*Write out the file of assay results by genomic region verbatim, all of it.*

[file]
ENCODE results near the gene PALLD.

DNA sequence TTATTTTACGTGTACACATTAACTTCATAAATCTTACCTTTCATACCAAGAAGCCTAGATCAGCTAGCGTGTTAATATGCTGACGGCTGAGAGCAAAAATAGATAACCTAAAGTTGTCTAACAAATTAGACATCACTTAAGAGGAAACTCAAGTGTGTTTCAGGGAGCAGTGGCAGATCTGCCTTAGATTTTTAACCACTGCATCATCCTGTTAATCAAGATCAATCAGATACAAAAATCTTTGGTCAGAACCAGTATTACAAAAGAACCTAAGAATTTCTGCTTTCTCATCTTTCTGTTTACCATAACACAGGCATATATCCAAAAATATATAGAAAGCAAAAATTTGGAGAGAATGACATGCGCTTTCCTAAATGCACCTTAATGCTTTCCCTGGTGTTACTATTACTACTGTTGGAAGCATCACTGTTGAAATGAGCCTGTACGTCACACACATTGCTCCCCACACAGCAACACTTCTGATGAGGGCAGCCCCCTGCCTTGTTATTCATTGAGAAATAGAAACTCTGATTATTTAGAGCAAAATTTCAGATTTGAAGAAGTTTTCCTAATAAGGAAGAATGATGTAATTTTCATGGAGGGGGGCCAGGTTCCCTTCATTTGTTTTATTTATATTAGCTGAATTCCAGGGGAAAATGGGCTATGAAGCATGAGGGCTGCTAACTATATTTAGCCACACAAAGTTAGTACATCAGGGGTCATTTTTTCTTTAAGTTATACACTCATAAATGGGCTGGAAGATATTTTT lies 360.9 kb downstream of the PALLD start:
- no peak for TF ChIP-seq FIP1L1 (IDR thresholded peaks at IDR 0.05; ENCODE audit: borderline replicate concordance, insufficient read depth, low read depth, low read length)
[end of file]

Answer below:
ENCODE results near the gene PALLD.

DNA sequence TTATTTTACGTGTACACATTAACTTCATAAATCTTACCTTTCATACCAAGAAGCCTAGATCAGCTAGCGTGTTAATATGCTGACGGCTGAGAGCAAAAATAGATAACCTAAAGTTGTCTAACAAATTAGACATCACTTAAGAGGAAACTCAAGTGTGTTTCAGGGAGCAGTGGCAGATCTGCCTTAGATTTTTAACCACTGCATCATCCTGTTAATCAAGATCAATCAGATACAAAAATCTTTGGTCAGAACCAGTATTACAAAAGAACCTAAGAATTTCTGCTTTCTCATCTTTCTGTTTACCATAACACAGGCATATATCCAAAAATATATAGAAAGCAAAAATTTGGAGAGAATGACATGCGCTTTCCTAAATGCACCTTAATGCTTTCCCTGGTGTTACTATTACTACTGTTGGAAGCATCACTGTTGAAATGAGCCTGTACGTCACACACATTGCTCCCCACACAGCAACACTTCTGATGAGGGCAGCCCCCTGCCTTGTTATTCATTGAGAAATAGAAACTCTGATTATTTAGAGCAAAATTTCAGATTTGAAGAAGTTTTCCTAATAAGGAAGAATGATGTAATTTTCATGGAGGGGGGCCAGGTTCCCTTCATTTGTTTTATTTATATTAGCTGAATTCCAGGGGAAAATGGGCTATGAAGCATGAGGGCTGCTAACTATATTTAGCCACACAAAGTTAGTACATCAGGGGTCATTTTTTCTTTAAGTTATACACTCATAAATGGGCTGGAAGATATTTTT lies 360.9 kb downstream of the PALLD start:
- no peak for TF ChIP-seq FIP1L1 (IDR thresholded peaks at IDR 0.05; ENCODE audit: borderline replicate concordance, insufficient read depth, low read depth, low read length)